COVID REPORT HARRISON COUNTY RECEIVED THURSDAY AFTERNOON FROM MNM
In Harrison County, County Judge Chad Sims reported two more COVID-19 diagnoses on Thursday, bumping his county’s total to 242 cases. He said the county also saw nine more recoveries, raising that total to 80.
The Gregg County Jail’s daily report for Thursday to the Texas Commission on Jail Standards shows the county’s number of inmates who have tested positive now totals 42. The report shows that two jailers have tested positive.
In Titus County, the 77 additional cases push that county’s total to 443, the state health department reported. The county has had two deaths from the virus.
But while those experiments show how germs can spread on surfaces, the microbe still has to survive long enough and in a large enough dose to make you sick. Eugene M. Chudnovsky, a professor at the City University of New York, notes that surfaces are not a particularly effective means of viral transmission. With the flu, for instance, it takes millions of copies of the influenza virus to infect a person through surface-to-hand-to-nose contact, but it may take only a few thousand copies to infect a person when the flu virus goes from the air directly into the lungs.
“I believe the C.D.C. is right when it says that surface transmission is not a dominant one,” said Dr. Chudnovsky. “Surfaces frequently touched by a large number of people, like door handles, elevator buttons, etc., may play a more significant role in spreading the infection than objects touched incidentally, like food packages delivered to homes.”
The bottom line is that the best way to protect ourselves from coronavirus — whether it’s surface transmission or close human contact — is still social distancing, washing our hands, not touching our faces and wearing masks.
JHH: Very good article with early reports about wearable monitoring devices that might give early warning of impending or incipient COVID. However, I think I’ll use the oximeter and pulse detector that I already have purchased for about $60. I can watch my oxygen level as well as my pulse and not fiddle with a bunch of new devices that I can’t read anyway. If my oxygen goes down and my pulse goes us, I’m in trouble. I tried to join the Duke study mentioned in the article, but I couldn’t sign the damn consent with a computer.
On Thursday, researchers at WVU’s Rockefeller Neuroscience Institute reported that Oura ring data, combined with an app to measure cognition and other symptoms, can predict up to three days in advance when people will register a fever, coughing or shortness of breath. It can even predict someone’s exact temperature, like a weather forecast for the body.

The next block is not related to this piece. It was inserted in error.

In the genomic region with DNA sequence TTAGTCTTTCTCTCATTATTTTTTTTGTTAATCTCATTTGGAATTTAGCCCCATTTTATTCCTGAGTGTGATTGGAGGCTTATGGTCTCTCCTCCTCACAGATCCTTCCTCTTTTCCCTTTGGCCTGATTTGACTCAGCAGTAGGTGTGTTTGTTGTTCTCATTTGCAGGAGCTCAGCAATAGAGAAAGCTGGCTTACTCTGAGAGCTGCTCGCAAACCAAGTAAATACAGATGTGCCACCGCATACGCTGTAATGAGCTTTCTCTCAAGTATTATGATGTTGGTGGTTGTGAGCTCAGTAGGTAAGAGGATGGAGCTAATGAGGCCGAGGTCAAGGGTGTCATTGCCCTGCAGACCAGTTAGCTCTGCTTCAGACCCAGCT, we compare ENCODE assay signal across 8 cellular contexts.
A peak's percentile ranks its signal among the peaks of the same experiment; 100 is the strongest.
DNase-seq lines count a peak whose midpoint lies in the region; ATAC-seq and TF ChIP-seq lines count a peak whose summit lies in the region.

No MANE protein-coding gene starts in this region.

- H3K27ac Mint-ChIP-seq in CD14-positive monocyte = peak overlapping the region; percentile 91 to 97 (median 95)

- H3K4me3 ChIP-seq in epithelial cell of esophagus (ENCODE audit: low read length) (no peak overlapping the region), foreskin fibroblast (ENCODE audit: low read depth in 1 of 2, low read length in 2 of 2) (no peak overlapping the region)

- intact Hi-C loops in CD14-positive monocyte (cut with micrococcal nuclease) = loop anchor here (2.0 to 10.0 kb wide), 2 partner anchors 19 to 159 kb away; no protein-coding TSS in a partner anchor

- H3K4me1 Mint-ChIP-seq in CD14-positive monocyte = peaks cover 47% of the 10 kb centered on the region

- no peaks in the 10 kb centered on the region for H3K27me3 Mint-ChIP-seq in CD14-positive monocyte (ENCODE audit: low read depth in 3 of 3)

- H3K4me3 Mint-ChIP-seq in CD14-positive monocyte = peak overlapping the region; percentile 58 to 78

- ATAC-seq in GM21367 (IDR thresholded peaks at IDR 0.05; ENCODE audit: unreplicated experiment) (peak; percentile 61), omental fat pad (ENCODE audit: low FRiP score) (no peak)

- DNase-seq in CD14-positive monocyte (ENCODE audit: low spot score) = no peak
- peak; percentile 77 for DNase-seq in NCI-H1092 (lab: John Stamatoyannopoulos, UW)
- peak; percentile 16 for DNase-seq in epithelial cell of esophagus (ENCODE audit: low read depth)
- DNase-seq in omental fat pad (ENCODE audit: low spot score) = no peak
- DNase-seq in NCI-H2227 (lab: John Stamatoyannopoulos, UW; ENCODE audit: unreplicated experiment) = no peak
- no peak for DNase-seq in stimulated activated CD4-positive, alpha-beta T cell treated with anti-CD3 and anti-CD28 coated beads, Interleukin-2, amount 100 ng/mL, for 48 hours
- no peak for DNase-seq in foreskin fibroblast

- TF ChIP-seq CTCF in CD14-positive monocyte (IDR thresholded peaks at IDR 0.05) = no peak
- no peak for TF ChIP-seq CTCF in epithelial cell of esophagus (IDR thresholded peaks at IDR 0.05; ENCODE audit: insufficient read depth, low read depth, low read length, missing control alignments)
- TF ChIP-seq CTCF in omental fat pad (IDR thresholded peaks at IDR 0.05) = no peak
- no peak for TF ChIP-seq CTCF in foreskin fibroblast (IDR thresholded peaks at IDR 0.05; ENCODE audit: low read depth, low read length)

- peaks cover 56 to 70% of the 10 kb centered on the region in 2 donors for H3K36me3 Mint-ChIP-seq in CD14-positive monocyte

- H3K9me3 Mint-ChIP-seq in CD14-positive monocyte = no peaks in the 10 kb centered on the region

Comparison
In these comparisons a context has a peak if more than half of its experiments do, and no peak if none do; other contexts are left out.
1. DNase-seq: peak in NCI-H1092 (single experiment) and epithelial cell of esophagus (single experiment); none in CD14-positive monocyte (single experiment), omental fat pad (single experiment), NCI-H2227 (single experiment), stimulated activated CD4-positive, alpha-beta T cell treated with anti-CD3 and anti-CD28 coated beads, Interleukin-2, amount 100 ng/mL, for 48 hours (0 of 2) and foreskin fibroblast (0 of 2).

There’s more: Researchers at Stanford University studying changes in heart rate from Fitbits tell me they’ve been able to detect the coronavirus before or at the time of diagnosis in 11 of 14 confirmed patients they’ve studied. In this initial analysis, they could see one patient’s heart rate jump nine days before the person reported symptoms. In other cases, they only saw evidence of infection in the data when patients noticed symptoms themselves.
In this cross-sectional study, 10 of 60 patients previously diagnosed with and treated for COVID-19 had RT-PCR test results positive for SARS-CoV-2 from 4 to 24 days after index hospital discharge. As discharged patients were provided with home isolation instructions and local cases were rare, their positive results were presumed to be persistent viral shedding rather than reinfection. Consistent with previous studies showing prolonged viral shedding in the feces of patients with COVID-19,4 our results indicated that 6 patients had persistent viral shedding in the gastrointestinal tract after hospital discharge, including 1 patient (patient 2) who had positive results in both samples and showed RT-PCR positivity on March 27, 2020, a viral shedding duration of 56 days from illness onset. Lower threshold cycle values with anal swabs than those with nasopharyngeal swabs were identified in this study; however, the infectivity remains unclear, as infectious viruses have not been isolated from stool samples, to our knowledge.5
This study was limited to a small number of discharged patients who had test results positive for SARS-CoV-2. Further studies using a larger cohort and isolation of the viable virus instead of RT-PCR testing are needed to define infectivity for continued disease management after hospital discharge.
Considering the RT-PCR positivity for SARS-CoV-2 among discharged patients with COVID-19 revealed by this and a previous study,2 appropriate personal protective equipment for medical staff might be important while collecting convalescent plasma, and the effects of convalescent plasma from clinically recovered patients with persistent viral shedding may need to be evaluated separately.
JHH: At the least, the above small study indicates that people who have had Covid and have been treated or observed may remain contagious for a period of time yet to be determined; they might also become reinfected.
COLLINS PUN FOR THE DAY: Time flies like an arrow. Fruit flies like a banana.
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